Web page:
Another area that can be expensive is getting the films scanned, digitized.  This is an area that the DIY approach would help again, even doing your own chain type transfer to save on costs.  The savings can be applied to getting better equipment later.  I normally project films, but am working on digitizing them as I'm able to here.  There are some lower cost setups out there, in the $300 to $1500 range, that will yield nice results satisfying many;  yes, not a Rank Cintel etc type of quality, but with care, decent.  Super 8 is like anything, you work with what you can afford.  We rarely go out and buy our first car new or expensive, same with homes or anything, with a few exceptions of course.  Do it yourself as much as you can.   I've been processing film as a hobby since 8th grade at age 13 and professionally since age 17.   I met a guy when I was a young teen who was also into spelunking back then (caving) and he dragged ammo boxes with batteries and supplies with him, motorcycle lights for lighting, and shot in Regular 8mm, and processed all his own films.  His stuff looked better than the soupy slop that was often offered at any of the variety of crappy labs that existed back then.  If a kid can process their own film and look great, so can most anyone.

 

I think, that if I only wanted to ever shoot something that would only be shown digitally, I would probably just shoot in digital in the first place.  Seems like a lot of trouble and cost per minute of screen time going film, then scanning costs, etc etc.  Maybe it's just me and those that like to see film projected (heck, I like slides also, and they look awesome projected compared to on an HD TV, different feel to it).   But no matter, cut the costs where you can.  Use old film for testing a camera or trying out some technique and then commit fresh good film to a project when ready.   With what costs are, you don't want to just waste it.  These days, all of us into Super 8mm can shoot with the cameras that were beyond our financial range back in the day, since they are affordable now.  Get a lemon on eBay, heck just buy another or another.  I've gotten several cameras to get one or two great working ones, and in the end, all things being equal, I still made out well.

 

If Dwayne's Photo had put their old Kodachrome machine to use, they could be processing both Kodachrome in B&W, as well as offer B&W processing for other B&W films.  Most of the main labs are in expensive areas where taxes are high, so they have to pay their rents, taxes, employees, overhead etc.  I'm a tiny part time lab, but charge less than those big labs, but I can't handle the volume, and don't even want to attempt it. - - - - -   This brings me back again to DIY.  Believe me, you can process your own films if you really want to.  There are various methods, and the learning curve has to overcome first.  The cost is less than $10 per film (process only costs, not counting leader & reel & cleaning or transfer, is in the range of $5 to $8 each for Color Reversal, B&W Reversal, cheaper for B&W Neg, or even Color Neg), and you can see it sooner, same day if you want to. Not factoring in electricity or water costs, just the chemical expenses.  Anyhow, I've rambled on enough.  I know the costs are bothering us all.  I'll shoot something in video or digital to test something out before I waste film, and that helps with idea concepts prior to committing film to something.  Family events notwithstanding of course, same with spur of the moment filming while out and about or traveling.    Make the best of Super 8 for yourself, and have fun.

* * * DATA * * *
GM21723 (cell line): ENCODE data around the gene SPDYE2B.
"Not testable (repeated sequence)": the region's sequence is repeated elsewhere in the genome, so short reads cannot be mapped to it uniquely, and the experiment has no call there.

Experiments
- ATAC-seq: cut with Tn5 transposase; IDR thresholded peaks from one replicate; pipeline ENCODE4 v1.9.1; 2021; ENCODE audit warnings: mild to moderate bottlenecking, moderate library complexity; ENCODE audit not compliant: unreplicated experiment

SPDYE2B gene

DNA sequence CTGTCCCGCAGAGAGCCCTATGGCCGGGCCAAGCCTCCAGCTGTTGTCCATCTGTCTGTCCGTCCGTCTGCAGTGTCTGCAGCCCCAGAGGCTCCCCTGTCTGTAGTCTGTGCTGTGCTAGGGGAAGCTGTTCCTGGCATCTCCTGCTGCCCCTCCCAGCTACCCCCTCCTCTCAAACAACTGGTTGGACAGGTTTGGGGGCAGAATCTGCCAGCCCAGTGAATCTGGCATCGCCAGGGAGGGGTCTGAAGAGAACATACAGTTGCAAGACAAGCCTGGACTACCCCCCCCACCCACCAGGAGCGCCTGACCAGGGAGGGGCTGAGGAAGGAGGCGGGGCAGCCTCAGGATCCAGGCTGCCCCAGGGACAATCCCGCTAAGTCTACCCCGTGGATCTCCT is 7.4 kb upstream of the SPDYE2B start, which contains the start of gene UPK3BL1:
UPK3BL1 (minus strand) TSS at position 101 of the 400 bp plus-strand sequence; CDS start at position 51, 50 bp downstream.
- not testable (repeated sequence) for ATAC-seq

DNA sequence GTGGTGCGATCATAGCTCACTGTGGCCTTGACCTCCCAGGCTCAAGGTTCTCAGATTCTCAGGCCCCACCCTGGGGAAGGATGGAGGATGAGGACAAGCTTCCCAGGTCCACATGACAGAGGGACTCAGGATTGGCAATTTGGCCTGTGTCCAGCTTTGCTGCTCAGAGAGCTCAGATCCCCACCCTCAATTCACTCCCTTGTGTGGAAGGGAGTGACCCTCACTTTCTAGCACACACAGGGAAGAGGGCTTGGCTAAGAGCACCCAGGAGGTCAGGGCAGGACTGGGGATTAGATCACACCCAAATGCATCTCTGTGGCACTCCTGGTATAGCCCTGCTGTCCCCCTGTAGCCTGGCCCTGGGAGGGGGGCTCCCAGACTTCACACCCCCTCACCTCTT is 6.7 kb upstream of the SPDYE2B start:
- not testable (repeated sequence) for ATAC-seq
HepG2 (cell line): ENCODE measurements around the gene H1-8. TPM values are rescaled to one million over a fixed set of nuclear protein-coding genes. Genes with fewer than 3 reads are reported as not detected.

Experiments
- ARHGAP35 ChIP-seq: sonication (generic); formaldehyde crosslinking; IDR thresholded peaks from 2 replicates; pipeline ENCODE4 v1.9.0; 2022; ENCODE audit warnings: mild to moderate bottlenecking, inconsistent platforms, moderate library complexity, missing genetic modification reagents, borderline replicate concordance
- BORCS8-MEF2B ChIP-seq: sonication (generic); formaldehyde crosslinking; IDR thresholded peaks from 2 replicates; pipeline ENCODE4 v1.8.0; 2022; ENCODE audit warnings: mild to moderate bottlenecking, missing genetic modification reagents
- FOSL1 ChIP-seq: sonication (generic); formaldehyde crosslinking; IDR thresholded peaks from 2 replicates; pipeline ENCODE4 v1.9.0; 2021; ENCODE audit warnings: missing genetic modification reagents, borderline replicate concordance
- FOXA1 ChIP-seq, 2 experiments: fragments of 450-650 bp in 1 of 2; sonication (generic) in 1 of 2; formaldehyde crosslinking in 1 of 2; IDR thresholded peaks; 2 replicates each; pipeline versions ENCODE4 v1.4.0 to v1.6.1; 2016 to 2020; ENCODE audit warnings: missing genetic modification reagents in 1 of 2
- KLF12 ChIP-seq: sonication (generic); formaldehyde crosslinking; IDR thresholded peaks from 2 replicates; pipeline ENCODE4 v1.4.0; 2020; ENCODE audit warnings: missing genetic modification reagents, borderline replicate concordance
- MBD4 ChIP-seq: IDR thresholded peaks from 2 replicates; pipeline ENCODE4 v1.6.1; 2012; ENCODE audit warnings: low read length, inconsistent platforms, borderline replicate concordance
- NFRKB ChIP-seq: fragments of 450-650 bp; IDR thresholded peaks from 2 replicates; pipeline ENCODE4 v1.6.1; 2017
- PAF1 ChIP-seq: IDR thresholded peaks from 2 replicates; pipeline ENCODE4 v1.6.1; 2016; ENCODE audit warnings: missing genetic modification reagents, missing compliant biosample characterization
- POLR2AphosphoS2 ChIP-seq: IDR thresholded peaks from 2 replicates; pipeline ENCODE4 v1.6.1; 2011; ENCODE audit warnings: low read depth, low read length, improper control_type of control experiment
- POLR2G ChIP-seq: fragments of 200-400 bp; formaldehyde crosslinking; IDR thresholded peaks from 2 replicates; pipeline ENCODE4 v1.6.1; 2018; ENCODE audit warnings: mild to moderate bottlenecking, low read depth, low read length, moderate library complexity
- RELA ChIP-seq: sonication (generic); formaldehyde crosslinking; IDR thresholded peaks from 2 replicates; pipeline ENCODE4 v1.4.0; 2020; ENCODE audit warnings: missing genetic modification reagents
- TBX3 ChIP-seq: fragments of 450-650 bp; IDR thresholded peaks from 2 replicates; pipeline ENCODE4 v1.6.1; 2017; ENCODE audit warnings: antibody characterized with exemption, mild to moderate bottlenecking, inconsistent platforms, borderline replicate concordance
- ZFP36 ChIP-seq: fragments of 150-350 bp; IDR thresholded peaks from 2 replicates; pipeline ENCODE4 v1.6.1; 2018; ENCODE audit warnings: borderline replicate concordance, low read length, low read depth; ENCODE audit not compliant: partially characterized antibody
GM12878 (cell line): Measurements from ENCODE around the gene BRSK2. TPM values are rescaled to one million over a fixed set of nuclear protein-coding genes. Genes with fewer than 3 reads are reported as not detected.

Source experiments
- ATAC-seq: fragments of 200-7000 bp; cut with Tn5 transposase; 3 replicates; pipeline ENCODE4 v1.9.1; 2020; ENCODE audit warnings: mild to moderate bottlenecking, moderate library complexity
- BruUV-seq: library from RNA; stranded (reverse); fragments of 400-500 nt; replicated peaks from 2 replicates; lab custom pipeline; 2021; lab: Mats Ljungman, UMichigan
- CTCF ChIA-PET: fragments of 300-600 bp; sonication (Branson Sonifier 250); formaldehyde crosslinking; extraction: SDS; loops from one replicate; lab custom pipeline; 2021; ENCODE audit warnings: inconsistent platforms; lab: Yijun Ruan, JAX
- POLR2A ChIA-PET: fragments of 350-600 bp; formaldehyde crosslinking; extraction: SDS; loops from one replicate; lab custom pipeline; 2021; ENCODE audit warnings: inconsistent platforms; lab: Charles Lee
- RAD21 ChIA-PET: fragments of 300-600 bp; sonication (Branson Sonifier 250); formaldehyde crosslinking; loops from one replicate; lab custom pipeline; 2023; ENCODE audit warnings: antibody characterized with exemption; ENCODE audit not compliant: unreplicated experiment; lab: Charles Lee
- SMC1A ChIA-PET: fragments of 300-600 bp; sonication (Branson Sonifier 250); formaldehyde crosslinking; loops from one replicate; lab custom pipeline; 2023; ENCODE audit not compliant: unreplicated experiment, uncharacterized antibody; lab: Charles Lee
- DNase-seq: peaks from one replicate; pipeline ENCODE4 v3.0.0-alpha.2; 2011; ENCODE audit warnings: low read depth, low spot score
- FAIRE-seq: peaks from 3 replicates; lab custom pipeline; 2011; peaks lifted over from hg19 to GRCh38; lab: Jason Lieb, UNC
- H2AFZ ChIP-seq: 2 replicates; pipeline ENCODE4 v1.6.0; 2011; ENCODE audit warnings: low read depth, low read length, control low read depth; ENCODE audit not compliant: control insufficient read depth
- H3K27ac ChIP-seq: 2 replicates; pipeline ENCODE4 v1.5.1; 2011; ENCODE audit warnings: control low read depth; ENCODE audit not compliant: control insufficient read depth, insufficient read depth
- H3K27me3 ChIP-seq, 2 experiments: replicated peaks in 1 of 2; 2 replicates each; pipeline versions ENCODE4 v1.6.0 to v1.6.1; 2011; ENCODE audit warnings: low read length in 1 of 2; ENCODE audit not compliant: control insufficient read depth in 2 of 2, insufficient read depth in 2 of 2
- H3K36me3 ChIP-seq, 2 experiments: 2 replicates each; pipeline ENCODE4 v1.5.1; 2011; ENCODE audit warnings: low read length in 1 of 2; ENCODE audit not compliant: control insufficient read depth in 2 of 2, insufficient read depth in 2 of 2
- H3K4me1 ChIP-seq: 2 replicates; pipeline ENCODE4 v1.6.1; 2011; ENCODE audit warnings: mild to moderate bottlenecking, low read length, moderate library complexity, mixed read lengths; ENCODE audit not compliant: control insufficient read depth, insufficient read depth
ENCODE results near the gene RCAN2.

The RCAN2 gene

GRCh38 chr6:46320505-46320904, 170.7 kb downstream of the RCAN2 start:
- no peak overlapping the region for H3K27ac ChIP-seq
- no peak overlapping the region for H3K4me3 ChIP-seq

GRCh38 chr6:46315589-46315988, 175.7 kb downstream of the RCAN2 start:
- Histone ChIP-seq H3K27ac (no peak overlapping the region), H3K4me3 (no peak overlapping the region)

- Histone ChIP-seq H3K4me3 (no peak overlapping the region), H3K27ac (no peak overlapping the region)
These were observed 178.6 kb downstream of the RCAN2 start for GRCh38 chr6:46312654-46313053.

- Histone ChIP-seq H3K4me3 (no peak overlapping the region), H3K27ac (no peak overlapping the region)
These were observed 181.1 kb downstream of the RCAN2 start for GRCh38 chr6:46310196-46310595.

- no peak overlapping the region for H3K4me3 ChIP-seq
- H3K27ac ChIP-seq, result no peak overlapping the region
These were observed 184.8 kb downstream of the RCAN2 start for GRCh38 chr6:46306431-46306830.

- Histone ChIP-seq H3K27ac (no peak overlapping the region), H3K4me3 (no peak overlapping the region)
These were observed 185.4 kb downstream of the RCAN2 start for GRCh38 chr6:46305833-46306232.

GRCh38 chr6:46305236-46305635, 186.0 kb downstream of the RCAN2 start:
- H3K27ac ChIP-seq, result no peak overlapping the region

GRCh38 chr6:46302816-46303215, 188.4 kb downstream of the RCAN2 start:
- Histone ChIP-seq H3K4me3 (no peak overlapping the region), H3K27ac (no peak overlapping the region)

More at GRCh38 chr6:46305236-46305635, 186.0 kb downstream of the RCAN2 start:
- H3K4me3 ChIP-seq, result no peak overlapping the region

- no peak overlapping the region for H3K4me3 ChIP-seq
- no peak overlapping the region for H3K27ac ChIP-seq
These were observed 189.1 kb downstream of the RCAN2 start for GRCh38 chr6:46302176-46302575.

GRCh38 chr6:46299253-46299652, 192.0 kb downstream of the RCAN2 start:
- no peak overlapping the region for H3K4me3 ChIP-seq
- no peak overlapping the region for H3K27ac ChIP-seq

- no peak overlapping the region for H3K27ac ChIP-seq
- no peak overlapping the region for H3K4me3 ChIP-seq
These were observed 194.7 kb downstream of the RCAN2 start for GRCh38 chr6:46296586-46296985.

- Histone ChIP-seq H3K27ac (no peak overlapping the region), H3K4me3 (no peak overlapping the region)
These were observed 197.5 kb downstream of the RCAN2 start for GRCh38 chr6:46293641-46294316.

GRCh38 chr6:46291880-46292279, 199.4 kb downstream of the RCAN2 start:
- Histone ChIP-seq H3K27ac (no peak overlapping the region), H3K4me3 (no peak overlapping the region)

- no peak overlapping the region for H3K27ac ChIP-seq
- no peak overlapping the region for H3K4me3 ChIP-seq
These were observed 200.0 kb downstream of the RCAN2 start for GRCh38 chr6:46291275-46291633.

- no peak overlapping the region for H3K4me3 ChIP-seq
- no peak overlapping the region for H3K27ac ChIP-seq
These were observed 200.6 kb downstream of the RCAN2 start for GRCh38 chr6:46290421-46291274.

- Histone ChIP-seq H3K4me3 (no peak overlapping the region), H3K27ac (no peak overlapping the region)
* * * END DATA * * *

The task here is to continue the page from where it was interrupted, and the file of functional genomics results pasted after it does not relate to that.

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#7 Doug Palmer

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Posted 28 January 2018 - 05:47 AM



If Dwayne's Photo had put their old Kodachrome machine to use, they could be processing both Kodachrome in B&W, as well as offer B&W processing for other B&W films. 

 

Martin,  so they still have their machine ?  Maybe then there's a slim chance for the return of Kodachrome.  Or is it packed away in the garage waiting to be scrapped :(


Edited by Doug Palmer, 28 January 2018 - 05:51 AM.

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#8 Mark Dunn

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Posted 28 January 2018 - 08:09 AM

 


If Dwayne's Photo had put their old Kodachrome machine to use, they could be processing both Kodachrome in B&W, as well as offer B&W processing for other B&W films. 

 

Martin,  so they still have their machine ?  Maybe then there's a slim chance for the return of Kodachrome.  Or is it packed away in the garage waiting to be scrapped :(

 

There isn't. It's not just a matter of machinery- Kodak don't make the chemicals anymore.


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#9 Pavan Deep

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Posted 28 January 2018 - 03:00 PM

Super 8 was cheap for the amateur and hobbyist, today most amateurs and hobbyist are using DSLR's. Kodachrome in the UK was sold with processing included and that made it much easier to use. In recent years Super 8 has gradually become more expensive, today you are paying for the film stock, processing these costs keep on going up. Negative film has to be scanned the scanning can be costly and the total cost can be as much as 16mm. Granted the equipment can be better, more portable and cheaper than 16mm.

Pav


Edited by Pavan Deep, 28 January 2018 - 03:03 PM.

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#10 Christopher Ian

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Posted 28 January 2018 - 05:36 PM

I too have come into the Super 8 world at the peak of cost, but it is forcing me to storyboard everything I want to do, unlike when I was shooting with my Canon HV40  - I would shoot endless amounts of footage and go through it later. 

 

The one thing I wasn't counting on was the digitization formats. I have an old Windows computer with Sony Vegas Pro 8 and it appears unable to handle the file of my first test roll. Looking at new computers is making my head spin. 

 

Chris


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#11 Andries Molenaar

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Posted 30 January 2018 - 03:46 PM

I too have come into the Super 8 world at the peak of cost, but it is forcing me to storyboard everything I want to do, unlike when I was shooting with my Canon HV40  - I would shoot endless amounts of footage and go through it later. 

 

The one thing I wasn't counting on was the digitization formats. I have an old Windows computer with Sony Vegas Pro 8 and it appears unable to handle the file of my first test roll. Looking at new computers is making my head spin.